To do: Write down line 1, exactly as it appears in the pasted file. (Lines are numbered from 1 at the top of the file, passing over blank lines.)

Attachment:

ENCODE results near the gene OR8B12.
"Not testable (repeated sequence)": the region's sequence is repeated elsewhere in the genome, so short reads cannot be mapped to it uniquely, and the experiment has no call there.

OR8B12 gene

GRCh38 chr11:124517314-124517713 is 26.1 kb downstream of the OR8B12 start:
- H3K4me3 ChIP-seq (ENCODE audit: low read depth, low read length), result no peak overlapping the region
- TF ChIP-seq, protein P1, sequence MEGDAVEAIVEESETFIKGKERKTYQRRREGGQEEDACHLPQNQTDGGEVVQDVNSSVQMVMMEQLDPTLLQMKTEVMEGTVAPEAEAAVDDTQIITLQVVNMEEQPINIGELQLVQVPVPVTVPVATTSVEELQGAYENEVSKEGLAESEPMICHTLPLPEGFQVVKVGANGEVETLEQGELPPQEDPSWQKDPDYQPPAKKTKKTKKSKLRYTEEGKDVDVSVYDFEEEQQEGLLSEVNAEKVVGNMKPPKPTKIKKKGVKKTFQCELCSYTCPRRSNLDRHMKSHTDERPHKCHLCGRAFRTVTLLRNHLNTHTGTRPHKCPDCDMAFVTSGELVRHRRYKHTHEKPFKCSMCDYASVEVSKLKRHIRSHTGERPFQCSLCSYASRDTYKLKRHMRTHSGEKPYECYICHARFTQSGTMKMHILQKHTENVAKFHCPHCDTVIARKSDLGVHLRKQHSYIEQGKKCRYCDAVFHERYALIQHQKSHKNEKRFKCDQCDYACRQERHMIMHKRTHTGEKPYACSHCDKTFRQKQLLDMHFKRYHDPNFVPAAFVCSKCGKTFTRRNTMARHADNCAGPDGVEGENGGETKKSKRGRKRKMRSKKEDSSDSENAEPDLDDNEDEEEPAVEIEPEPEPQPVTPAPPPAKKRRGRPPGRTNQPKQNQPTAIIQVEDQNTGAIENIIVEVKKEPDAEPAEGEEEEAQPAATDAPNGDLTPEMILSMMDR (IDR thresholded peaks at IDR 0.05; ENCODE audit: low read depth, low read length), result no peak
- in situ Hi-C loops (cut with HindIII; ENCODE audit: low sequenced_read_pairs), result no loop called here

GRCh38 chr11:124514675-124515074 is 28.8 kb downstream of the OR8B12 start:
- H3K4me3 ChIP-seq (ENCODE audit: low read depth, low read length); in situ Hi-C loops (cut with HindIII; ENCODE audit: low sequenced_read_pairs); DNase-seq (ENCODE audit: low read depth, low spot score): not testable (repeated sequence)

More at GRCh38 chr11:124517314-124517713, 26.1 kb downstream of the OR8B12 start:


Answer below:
ENCODE results near the gene OR8B12.